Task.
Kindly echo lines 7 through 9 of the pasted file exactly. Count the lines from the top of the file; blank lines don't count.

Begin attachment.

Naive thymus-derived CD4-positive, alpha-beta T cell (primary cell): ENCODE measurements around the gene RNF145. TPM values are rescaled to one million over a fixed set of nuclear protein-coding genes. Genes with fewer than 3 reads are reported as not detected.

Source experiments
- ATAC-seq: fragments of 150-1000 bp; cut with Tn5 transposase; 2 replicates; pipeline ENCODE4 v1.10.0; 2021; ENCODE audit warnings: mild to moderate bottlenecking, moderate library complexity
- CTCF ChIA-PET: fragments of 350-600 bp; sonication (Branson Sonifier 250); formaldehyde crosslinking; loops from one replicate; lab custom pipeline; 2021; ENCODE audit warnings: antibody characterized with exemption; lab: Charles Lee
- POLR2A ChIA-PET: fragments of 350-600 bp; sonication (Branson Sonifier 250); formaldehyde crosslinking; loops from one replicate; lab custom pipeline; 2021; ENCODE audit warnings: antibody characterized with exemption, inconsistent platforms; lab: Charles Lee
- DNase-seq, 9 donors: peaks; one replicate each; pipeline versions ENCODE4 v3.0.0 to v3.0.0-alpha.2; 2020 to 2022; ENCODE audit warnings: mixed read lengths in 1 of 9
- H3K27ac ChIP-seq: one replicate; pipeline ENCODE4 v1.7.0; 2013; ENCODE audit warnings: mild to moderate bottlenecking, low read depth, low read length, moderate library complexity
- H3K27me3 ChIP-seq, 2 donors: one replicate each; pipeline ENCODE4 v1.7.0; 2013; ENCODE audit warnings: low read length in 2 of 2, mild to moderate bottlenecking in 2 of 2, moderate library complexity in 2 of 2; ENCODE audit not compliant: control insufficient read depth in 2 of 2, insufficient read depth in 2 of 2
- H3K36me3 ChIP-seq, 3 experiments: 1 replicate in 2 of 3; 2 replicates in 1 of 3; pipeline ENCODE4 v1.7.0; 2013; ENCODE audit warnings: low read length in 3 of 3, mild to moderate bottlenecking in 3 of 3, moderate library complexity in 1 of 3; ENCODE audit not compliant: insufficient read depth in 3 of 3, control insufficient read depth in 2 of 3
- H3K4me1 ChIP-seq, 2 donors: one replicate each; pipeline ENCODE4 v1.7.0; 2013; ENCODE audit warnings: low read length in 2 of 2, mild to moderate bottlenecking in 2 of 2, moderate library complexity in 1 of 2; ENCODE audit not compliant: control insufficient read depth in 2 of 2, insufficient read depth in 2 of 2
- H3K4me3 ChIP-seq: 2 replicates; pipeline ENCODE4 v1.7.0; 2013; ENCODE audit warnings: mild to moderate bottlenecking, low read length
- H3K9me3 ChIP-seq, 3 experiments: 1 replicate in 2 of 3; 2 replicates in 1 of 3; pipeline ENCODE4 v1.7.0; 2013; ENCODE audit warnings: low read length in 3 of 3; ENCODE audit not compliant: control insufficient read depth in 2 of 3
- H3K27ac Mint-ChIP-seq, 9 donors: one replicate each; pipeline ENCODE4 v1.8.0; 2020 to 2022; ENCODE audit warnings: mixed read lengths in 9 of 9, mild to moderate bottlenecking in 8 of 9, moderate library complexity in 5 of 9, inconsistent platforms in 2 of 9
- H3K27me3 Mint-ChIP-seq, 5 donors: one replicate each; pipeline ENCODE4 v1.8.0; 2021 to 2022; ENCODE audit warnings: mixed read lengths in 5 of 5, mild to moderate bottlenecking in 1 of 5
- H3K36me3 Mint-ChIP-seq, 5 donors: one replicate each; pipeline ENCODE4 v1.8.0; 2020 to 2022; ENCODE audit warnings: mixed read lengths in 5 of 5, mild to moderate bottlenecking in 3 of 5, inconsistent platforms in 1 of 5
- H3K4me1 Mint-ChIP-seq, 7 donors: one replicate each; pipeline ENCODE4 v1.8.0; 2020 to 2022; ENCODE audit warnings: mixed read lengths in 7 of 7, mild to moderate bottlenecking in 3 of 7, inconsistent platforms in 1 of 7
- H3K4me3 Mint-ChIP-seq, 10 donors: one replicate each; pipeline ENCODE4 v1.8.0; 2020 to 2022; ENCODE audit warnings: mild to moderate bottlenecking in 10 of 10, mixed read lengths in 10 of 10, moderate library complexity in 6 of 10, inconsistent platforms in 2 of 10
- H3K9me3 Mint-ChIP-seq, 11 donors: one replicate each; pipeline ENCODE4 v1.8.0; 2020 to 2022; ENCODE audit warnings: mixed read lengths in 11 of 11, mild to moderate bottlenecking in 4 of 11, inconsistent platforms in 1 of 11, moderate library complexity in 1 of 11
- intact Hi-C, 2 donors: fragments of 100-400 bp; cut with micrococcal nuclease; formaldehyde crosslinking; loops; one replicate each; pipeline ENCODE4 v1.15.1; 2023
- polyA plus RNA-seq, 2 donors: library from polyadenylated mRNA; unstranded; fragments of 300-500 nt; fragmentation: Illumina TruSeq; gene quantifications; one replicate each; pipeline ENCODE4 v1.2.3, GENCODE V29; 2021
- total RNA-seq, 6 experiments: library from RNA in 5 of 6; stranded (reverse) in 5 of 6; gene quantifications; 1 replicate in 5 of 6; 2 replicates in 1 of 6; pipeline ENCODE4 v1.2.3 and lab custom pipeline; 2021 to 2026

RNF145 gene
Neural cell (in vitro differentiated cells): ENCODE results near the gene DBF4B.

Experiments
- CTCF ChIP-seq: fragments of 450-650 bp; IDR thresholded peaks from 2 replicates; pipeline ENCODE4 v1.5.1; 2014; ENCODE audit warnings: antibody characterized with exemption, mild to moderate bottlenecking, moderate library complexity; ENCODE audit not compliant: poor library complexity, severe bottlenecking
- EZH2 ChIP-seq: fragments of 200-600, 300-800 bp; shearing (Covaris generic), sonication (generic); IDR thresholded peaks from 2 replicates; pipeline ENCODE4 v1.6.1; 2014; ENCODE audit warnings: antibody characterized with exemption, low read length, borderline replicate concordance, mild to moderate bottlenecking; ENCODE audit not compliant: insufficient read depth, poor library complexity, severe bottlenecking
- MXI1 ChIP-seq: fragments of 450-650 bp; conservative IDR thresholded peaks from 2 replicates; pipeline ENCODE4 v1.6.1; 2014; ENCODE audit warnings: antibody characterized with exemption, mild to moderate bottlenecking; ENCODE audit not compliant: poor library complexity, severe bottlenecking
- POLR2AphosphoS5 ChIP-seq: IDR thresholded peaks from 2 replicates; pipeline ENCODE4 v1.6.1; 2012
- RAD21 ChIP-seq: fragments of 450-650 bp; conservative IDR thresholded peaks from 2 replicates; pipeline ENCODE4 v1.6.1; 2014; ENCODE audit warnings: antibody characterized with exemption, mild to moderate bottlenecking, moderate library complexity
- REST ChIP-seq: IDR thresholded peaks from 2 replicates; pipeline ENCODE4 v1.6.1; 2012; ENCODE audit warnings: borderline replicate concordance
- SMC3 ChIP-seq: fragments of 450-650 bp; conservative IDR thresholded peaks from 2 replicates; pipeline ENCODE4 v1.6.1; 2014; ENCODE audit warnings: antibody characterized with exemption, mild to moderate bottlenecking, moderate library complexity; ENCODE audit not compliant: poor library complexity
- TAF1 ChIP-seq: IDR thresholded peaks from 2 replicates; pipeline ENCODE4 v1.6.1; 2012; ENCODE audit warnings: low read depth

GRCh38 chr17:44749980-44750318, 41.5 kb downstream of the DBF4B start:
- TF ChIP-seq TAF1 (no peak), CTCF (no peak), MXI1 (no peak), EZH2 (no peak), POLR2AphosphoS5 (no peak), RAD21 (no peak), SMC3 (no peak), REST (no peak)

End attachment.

- H3K27ac ChIP-seq: one replicate; pipeline ENCODE4 v1.7.0; 2013; ENCODE audit warnings: mild to moderate bottlenecking, low read depth, low read length, moderate library complexity
- H3K27me3 ChIP-seq, 2 donors: one replicate each; pipeline ENCODE4 v1.7.0; 2013; ENCODE audit warnings: low read length in 2 of 2, mild to moderate bottlenecking in 2 of 2, moderate library complexity in 2 of 2; ENCODE audit not compliant: control insufficient read depth in 2 of 2, insufficient read depth in 2 of 2
- H3K36me3 ChIP-seq, 3 experiments: 1 replicate in 2 of 3; 2 replicates in 1 of 3; pipeline ENCODE4 v1.7.0; 2013; ENCODE audit warnings: low read length in 3 of 3, mild to moderate bottlenecking in 3 of 3, moderate library complexity in 1 of 3; ENCODE audit not compliant: insufficient read depth in 3 of 3, control insufficient read depth in 2 of 3